“Look, I don’t know if I’m ‘a politician’. I class myself as someone who’s there for people, to attend the meetings, to do the best I can and to take the tough decisions when needed for the good of my county.”
IT’S been quite a journey for self-described ‘thoroughbred narie’ Terry O’Brien.
The Labour councillor, now resident in Tonevane, has seen the best of times and the worst of times and has the air of a man who’s enjoying life, despite the rigours of the canvass in the run-up to the May 23 election.
I met him in his office at the Kerry Branch of the Irish Wheelchair Association in Killeen to find out more about the past and what he and fellow councillors can do for the town’s future, should he be re-elected.
The youngest of ten children from a house in Cahill’s Park, Terry was educated in Holy Family, The Green and later the Technical School in Clash where he played on the football team (“I loved my time there”).
In the summer of 1989 he went to upstate New York to do Summer Camp counselling. On August 22, the day before he was due to go home, he had an accident in a swimming pool which changed his life forever. He broke his neck and was paralysed from the waist down.
Terry spent about the next year between hospitals and rehabilitation centres, but he didn’t wallow in self pity or get depressed.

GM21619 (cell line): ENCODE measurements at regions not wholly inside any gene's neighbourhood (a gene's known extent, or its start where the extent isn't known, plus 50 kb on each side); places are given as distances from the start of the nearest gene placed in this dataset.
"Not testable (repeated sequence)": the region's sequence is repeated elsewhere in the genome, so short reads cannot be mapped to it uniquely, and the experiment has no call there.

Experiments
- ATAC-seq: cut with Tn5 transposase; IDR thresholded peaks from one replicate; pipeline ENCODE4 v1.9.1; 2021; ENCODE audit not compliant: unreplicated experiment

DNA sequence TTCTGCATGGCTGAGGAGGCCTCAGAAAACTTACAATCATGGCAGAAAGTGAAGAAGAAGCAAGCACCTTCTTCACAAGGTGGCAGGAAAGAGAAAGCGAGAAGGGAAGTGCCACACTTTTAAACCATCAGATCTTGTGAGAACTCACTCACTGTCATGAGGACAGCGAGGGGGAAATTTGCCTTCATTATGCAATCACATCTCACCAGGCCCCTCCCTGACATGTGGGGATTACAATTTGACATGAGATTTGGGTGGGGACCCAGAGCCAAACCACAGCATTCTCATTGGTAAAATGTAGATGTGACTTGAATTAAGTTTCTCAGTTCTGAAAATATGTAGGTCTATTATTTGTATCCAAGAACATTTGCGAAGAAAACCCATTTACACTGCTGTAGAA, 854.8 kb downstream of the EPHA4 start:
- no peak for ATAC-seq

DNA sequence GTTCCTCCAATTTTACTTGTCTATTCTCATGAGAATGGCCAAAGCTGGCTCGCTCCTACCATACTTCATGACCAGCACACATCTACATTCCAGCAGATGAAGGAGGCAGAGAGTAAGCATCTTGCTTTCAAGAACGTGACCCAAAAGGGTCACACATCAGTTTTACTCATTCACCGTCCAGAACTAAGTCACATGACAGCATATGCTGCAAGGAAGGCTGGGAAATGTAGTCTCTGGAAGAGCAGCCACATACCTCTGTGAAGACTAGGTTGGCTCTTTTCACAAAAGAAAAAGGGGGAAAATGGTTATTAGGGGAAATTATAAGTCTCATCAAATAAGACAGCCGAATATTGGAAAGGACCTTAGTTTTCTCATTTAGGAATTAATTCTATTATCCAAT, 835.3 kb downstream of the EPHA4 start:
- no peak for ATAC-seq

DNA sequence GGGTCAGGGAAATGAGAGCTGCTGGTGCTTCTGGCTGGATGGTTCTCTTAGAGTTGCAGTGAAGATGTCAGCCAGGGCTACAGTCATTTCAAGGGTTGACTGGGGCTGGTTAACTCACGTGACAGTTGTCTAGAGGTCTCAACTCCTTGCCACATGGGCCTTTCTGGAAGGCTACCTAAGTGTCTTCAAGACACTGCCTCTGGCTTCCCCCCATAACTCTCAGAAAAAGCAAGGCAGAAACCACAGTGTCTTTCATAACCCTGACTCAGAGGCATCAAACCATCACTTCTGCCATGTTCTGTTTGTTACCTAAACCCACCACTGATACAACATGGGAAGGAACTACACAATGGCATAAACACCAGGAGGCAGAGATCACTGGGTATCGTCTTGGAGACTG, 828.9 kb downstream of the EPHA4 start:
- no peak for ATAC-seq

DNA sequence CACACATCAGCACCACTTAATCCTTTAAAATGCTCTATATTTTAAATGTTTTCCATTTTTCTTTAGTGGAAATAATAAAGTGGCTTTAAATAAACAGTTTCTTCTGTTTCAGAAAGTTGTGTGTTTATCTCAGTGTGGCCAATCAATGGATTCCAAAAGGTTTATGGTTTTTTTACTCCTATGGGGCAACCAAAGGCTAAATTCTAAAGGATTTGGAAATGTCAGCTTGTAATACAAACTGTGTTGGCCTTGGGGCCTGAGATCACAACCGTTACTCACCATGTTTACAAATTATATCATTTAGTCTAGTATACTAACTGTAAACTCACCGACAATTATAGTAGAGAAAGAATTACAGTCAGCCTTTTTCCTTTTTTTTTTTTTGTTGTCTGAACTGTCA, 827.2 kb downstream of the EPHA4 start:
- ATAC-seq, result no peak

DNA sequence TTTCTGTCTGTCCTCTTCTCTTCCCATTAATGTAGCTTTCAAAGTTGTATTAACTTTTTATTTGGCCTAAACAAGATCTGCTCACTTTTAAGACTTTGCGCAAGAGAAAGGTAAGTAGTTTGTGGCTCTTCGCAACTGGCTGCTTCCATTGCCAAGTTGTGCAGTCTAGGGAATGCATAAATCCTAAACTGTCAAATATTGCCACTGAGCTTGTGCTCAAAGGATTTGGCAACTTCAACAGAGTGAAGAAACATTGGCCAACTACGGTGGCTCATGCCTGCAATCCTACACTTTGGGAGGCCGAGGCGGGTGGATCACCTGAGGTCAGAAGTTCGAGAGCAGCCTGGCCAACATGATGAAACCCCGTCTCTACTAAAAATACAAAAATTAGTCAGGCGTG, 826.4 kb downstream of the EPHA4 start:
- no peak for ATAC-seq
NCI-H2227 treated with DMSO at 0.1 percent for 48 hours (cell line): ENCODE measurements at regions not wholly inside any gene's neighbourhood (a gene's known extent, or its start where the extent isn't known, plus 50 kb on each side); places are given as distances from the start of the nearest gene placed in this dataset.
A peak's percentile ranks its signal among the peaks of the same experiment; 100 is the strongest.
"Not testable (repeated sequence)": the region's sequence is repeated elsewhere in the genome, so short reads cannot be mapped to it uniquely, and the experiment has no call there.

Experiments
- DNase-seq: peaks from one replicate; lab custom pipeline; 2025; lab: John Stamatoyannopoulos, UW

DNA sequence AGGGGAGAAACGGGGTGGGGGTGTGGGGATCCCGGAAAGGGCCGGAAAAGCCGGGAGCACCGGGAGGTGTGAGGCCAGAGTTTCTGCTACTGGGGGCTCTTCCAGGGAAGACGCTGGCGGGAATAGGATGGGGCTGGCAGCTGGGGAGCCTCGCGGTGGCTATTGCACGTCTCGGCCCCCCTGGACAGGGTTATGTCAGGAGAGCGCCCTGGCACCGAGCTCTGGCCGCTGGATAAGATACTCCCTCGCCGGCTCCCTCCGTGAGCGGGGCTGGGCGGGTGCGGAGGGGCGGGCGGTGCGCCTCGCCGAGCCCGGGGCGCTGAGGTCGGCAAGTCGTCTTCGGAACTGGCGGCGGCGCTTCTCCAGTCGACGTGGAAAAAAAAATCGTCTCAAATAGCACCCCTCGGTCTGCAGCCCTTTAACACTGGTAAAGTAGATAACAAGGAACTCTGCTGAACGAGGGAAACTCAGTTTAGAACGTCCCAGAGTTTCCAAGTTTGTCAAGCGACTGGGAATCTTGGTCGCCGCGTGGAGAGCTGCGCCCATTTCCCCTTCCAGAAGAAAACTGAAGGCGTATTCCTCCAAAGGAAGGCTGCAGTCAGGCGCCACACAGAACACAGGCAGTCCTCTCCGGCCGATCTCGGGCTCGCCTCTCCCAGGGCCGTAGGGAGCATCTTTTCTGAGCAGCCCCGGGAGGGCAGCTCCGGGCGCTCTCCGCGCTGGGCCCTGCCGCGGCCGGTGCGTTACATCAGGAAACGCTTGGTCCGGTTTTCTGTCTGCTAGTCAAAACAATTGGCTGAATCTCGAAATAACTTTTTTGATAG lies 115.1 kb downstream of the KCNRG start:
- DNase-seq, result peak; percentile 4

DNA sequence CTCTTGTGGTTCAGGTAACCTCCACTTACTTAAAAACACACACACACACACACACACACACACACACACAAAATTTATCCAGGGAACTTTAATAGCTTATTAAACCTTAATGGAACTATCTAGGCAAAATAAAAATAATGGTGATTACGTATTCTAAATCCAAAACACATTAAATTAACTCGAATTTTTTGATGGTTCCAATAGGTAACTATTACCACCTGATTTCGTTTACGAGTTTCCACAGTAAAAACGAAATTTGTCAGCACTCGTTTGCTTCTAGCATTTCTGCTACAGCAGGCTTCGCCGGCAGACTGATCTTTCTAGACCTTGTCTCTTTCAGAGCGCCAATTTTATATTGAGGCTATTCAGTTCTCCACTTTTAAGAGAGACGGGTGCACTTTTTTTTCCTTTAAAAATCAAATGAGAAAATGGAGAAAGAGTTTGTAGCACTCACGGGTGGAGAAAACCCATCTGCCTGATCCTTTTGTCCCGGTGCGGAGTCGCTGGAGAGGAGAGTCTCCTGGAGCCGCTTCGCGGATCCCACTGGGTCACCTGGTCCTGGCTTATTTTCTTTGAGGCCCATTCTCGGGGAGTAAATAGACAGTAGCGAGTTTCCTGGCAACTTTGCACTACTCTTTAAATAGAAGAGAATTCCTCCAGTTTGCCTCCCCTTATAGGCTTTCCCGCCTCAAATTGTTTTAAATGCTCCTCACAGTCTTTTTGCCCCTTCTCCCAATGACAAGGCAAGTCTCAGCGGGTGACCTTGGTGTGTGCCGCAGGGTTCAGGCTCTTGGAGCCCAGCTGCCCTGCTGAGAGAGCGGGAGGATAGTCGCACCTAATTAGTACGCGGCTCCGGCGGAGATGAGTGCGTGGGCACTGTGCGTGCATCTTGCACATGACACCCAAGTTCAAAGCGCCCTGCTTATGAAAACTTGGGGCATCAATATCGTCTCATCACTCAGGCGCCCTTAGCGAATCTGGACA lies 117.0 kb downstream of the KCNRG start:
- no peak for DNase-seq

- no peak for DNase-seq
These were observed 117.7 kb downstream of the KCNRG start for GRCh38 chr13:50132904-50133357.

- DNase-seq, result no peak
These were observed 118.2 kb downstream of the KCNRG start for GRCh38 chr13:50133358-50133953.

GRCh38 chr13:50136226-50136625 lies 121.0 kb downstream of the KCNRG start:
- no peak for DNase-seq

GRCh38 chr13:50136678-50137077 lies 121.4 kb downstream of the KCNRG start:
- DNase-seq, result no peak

“Very early on I accepted it was my mistake. It’d be different maybe if somebody was drunk and ploughed into me in a car. Then perhaps I may have said ‘I don’t deserve this, it was your fault’. But it was my mistake, I dived into the pool.”
He spent some time in Tralee RTC (where he met his wife Teresa) and later did a CE scheme before he joined the staff at the Kerry branch of the Irish Wheelchair Association, where he still works.
So how did he get involved in politics? According to Terry, the family didn’t have any political allegiances but, being from the Strand Road area, they were neighbours of the Springs.
“You had to be big admirers of the Springs and what they have done for the town. I remember when I had my accident, Dick called to the house to see how I was getting on and was there anything he could do for me. I was impressed by him, he was a real statesman.”
In 1999, Dick came calling again, but this time it was business. He asked Terry would he run for the Town Council and he agreed. At the time he was involved with the Kerins O’Rahilly’s GAA Club, Partnership Tra-Li and other groups.
“I was interested to see how I’d get on. I admire anybody who puts their name up for election. I was lucky I got a good vote but I did have the blessing of having Maeve Spring on my side. She was class, a great councillor.”
Maeve Spring became ill before the elections in 2004 and suggested Terry go for her seat on the County Council, as well as the Town Council again. He topped both polls.
He was then selected by the party to contest the general election in 2007 but, as he said, “I got my answer from the public that time.” He came fourth and said he wouldn’t be rushing back to run again.
He retained both county and town council seats in 2009 and here he is, running for the county again.
Terry says the role of the councillor is not the “gravy train’ some people make it out to be.